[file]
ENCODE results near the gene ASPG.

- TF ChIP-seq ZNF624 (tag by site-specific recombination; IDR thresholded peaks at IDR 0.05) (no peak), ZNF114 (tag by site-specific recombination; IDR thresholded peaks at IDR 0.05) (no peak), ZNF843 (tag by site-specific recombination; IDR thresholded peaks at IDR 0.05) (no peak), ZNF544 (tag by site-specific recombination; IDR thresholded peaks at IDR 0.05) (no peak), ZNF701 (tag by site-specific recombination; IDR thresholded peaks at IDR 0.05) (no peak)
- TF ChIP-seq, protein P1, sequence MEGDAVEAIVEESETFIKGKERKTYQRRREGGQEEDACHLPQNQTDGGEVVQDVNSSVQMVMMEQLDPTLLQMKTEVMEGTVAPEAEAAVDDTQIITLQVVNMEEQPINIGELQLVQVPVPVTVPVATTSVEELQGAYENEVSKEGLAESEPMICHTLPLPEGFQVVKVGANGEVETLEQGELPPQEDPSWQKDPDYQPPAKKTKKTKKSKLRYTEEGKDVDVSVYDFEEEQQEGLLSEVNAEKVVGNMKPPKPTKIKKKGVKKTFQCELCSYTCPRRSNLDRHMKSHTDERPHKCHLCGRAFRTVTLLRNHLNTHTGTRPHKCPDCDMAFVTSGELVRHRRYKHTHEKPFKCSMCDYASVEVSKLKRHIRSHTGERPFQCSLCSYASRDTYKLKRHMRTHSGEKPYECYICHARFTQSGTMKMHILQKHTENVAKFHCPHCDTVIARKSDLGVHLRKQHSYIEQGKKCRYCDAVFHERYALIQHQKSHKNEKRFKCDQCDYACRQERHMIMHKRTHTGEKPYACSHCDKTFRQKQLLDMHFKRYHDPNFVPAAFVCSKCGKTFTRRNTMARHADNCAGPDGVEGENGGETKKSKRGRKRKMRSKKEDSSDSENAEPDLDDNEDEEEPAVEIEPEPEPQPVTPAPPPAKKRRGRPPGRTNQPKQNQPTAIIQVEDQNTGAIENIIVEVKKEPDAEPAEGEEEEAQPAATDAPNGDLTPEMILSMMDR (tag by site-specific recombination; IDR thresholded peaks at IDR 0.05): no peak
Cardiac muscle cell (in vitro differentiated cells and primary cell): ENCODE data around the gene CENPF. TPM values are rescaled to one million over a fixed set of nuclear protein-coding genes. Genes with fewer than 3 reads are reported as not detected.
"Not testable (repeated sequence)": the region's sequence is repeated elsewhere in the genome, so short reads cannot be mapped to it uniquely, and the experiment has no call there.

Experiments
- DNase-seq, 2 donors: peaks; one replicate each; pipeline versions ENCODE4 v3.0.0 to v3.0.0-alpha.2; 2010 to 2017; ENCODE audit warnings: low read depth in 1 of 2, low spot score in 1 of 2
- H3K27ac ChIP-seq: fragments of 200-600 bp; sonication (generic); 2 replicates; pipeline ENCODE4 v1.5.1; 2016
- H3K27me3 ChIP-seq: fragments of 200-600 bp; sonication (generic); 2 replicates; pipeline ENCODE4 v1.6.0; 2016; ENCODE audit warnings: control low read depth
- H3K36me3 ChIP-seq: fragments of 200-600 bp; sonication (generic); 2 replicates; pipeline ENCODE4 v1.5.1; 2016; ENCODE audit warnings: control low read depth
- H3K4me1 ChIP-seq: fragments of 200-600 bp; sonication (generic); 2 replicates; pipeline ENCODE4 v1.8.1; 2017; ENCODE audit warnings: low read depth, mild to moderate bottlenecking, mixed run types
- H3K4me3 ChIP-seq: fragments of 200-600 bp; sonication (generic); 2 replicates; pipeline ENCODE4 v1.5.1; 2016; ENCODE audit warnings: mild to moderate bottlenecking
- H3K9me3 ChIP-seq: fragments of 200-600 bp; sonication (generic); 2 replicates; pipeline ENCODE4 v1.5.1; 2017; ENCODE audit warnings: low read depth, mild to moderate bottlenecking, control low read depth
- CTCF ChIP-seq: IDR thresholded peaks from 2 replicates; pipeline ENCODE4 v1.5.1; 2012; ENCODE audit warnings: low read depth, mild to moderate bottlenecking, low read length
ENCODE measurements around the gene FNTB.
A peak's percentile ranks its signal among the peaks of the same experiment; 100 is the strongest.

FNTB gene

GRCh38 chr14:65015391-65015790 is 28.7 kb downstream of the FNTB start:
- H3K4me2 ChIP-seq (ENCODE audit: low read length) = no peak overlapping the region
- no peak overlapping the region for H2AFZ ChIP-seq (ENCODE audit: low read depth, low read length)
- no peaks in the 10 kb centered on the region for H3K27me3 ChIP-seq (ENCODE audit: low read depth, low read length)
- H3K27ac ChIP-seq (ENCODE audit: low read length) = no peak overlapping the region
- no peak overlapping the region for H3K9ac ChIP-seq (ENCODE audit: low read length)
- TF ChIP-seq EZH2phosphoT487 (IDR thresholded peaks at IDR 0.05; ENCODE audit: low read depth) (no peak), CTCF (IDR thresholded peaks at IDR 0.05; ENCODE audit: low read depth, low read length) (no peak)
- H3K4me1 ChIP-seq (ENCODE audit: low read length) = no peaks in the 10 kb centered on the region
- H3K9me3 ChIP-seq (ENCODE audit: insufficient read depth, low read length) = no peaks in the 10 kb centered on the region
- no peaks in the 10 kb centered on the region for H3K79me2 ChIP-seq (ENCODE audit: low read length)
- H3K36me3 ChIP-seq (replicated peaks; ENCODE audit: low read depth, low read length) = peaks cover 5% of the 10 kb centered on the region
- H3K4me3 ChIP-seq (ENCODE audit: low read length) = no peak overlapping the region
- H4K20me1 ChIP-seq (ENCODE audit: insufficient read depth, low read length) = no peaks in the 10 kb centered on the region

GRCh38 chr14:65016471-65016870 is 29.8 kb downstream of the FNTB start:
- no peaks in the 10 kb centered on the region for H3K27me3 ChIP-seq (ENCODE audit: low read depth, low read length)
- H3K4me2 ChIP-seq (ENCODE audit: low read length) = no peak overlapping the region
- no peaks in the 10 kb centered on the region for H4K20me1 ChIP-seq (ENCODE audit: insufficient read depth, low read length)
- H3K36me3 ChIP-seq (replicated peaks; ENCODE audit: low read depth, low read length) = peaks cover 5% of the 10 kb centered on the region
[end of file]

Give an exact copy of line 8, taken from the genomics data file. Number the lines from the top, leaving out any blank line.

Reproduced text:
- H3K27ac ChIP-seq: fragments of 200-600 bp; sonication (generic); 2 replicates; pipeline ENCODE4 v1.5.1; 2016